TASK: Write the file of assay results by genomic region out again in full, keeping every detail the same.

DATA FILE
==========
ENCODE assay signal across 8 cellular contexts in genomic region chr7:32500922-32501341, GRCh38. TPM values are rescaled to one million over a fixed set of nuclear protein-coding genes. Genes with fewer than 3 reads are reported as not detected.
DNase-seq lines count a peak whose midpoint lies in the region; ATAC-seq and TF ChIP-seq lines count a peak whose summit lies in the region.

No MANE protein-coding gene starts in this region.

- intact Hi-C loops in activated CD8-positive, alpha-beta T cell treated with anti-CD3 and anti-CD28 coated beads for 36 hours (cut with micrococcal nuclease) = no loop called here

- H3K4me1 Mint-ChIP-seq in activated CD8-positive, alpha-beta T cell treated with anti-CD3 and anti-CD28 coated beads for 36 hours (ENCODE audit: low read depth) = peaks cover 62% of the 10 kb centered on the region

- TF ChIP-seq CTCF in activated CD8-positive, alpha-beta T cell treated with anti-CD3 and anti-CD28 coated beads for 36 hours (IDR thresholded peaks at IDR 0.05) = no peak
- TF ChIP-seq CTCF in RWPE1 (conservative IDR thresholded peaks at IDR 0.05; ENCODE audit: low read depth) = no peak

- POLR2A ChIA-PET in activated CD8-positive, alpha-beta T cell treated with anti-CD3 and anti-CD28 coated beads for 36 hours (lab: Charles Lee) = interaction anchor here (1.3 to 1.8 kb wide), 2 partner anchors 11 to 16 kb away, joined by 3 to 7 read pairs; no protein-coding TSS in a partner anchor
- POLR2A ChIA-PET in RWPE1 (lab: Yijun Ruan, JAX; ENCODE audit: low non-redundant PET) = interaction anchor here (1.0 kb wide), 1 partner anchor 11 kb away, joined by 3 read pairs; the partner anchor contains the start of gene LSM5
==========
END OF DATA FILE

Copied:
ENCODE assay signal across 8 cellular contexts in genomic region chr7:32500922-32501341, GRCh38. TPM values are rescaled to one million over a fixed set of nuclear protein-coding genes. Genes with fewer than 3 reads are reported as not detected.
DNase-seq lines count a peak whose midpoint lies in the region; ATAC-seq and TF ChIP-seq lines count a peak whose summit lies in the region.

No MANE protein-coding gene starts in this region.

- intact Hi-C loops in activated CD8-positive, alpha-beta T cell treated with anti-CD3 and anti-CD28 coated beads for 36 hours (cut with micrococcal nuclease) = no loop called here

- H3K4me1 Mint-ChIP-seq in activated CD8-positive, alpha-beta T cell treated with anti-CD3 and anti-CD28 coated beads for 36 hours (ENCODE audit: low read depth) = peaks cover 62% of the 10 kb centered on the region

- TF ChIP-seq CTCF in activated CD8-positive, alpha-beta T cell treated with anti-CD3 and anti-CD28 coated beads for 36 hours (IDR thresholded peaks at IDR 0.05) = no peak
- TF ChIP-seq CTCF in RWPE1 (conservative IDR thresholded peaks at IDR 0.05; ENCODE audit: low read depth) = no peak

- POLR2A ChIA-PET in activated CD8-positive, alpha-beta T cell treated with anti-CD3 and anti-CD28 coated beads for 36 hours (lab: Charles Lee) = interaction anchor here (1.3 to 1.8 kb wide), 2 partner anchors 11 to 16 kb away, joined by 3 to 7 read pairs; no protein-coding TSS in a partner anchor
- POLR2A ChIA-PET in RWPE1 (lab: Yijun Ruan, JAX; ENCODE audit: low non-redundant PET) = interaction anchor here (1.0 kb wide), 1 partner anchor 11 kb away, joined by 3 read pairs; the partner anchor contains the start of gene LSM5